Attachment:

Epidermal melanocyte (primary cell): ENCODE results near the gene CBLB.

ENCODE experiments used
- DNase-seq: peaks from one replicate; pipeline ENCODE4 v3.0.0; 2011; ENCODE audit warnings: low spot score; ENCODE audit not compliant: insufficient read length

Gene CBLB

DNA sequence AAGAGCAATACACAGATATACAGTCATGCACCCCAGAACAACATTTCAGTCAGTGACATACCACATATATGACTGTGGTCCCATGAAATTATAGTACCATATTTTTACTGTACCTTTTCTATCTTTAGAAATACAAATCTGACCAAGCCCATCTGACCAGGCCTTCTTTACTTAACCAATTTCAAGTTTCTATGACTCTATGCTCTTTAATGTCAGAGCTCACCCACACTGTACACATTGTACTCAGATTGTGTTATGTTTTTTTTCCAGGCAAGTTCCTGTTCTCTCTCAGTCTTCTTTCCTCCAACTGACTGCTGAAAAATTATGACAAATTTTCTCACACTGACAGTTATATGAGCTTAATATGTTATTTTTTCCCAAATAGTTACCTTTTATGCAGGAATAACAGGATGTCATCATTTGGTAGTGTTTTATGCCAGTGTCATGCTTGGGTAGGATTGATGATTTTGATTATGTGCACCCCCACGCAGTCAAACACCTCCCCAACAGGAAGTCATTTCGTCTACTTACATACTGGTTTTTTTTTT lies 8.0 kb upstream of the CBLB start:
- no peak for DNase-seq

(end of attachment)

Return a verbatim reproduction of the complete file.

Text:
Epidermal melanocyte (primary cell): ENCODE results near the gene CBLB.

ENCODE experiments used
- DNase-seq: peaks from one replicate; pipeline ENCODE4 v3.0.0; 2011; ENCODE audit warnings: low spot score; ENCODE audit not compliant: insufficient read length

Gene CBLB

DNA sequence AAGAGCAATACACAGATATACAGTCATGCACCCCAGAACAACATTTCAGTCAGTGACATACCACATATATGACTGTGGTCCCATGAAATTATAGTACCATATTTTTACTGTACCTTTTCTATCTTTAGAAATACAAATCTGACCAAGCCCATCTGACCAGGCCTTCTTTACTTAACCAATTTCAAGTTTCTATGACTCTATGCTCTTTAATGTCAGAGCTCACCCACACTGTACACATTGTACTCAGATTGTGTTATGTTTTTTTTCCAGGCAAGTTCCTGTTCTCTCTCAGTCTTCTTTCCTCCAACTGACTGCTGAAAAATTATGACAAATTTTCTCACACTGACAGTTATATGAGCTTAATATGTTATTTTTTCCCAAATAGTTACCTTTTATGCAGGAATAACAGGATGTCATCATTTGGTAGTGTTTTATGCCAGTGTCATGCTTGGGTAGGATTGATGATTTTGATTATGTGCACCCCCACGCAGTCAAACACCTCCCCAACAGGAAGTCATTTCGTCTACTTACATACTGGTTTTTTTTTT lies 8.0 kb upstream of the CBLB start:
- no peak for DNase-seq